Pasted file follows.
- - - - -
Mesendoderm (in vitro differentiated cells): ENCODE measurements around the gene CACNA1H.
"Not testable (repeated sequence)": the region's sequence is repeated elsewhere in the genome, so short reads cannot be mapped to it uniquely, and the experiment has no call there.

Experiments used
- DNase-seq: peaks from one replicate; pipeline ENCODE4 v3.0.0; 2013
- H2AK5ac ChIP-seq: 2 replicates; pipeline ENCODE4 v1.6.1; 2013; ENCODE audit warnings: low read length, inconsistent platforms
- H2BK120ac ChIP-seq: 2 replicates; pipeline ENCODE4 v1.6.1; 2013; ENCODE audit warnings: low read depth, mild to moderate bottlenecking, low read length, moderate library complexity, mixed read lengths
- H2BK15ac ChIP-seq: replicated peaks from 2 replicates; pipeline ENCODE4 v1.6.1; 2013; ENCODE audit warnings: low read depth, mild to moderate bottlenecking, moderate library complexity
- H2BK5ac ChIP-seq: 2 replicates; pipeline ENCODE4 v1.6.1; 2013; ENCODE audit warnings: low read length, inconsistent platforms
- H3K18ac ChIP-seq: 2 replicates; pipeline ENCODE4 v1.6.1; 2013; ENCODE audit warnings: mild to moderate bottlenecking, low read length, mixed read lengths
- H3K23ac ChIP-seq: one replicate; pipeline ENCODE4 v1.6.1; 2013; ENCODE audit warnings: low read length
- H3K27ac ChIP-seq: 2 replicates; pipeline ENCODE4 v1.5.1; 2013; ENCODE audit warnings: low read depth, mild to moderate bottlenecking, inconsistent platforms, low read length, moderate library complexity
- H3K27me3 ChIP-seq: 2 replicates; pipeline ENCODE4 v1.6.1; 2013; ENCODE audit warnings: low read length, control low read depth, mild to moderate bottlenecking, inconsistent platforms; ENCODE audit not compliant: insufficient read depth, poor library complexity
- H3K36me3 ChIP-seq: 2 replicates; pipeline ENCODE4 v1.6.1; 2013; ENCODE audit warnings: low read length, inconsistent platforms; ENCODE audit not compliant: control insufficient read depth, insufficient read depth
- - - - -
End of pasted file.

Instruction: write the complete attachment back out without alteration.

Mesendoderm (in vitro differentiated cells): ENCODE measurements around the gene CACNA1H.
"Not testable (repeated sequence)": the region's sequence is repeated elsewhere in the genome, so short reads cannot be mapped to it uniquely, and the experiment has no call there.

Experiments used
- DNase-seq: peaks from one replicate; pipeline ENCODE4 v3.0.0; 2013
- H2AK5ac ChIP-seq: 2 replicates; pipeline ENCODE4 v1.6.1; 2013; ENCODE audit warnings: low read length, inconsistent platforms
- H2BK120ac ChIP-seq: 2 replicates; pipeline ENCODE4 v1.6.1; 2013; ENCODE audit warnings: low read depth, mild to moderate bottlenecking, low read length, moderate library complexity, mixed read lengths
- H2BK15ac ChIP-seq: replicated peaks from 2 replicates; pipeline ENCODE4 v1.6.1; 2013; ENCODE audit warnings: low read depth, mild to moderate bottlenecking, moderate library complexity
- H2BK5ac ChIP-seq: 2 replicates; pipeline ENCODE4 v1.6.1; 2013; ENCODE audit warnings: low read length, inconsistent platforms
- H3K18ac ChIP-seq: 2 replicates; pipeline ENCODE4 v1.6.1; 2013; ENCODE audit warnings: mild to moderate bottlenecking, low read length, mixed read lengths
- H3K23ac ChIP-seq: one replicate; pipeline ENCODE4 v1.6.1; 2013; ENCODE audit warnings: low read length
- H3K27ac ChIP-seq: 2 replicates; pipeline ENCODE4 v1.5.1; 2013; ENCODE audit warnings: low read depth, mild to moderate bottlenecking, inconsistent platforms, low read length, moderate library complexity
- H3K27me3 ChIP-seq: 2 replicates; pipeline ENCODE4 v1.6.1; 2013; ENCODE audit warnings: low read length, control low read depth, mild to moderate bottlenecking, inconsistent platforms; ENCODE audit not compliant: insufficient read depth, poor library complexity
- H3K36me3 ChIP-seq: 2 replicates; pipeline ENCODE4 v1.6.1; 2013; ENCODE audit warnings: low read length, inconsistent platforms; ENCODE audit not compliant: control insufficient read depth, insufficient read depth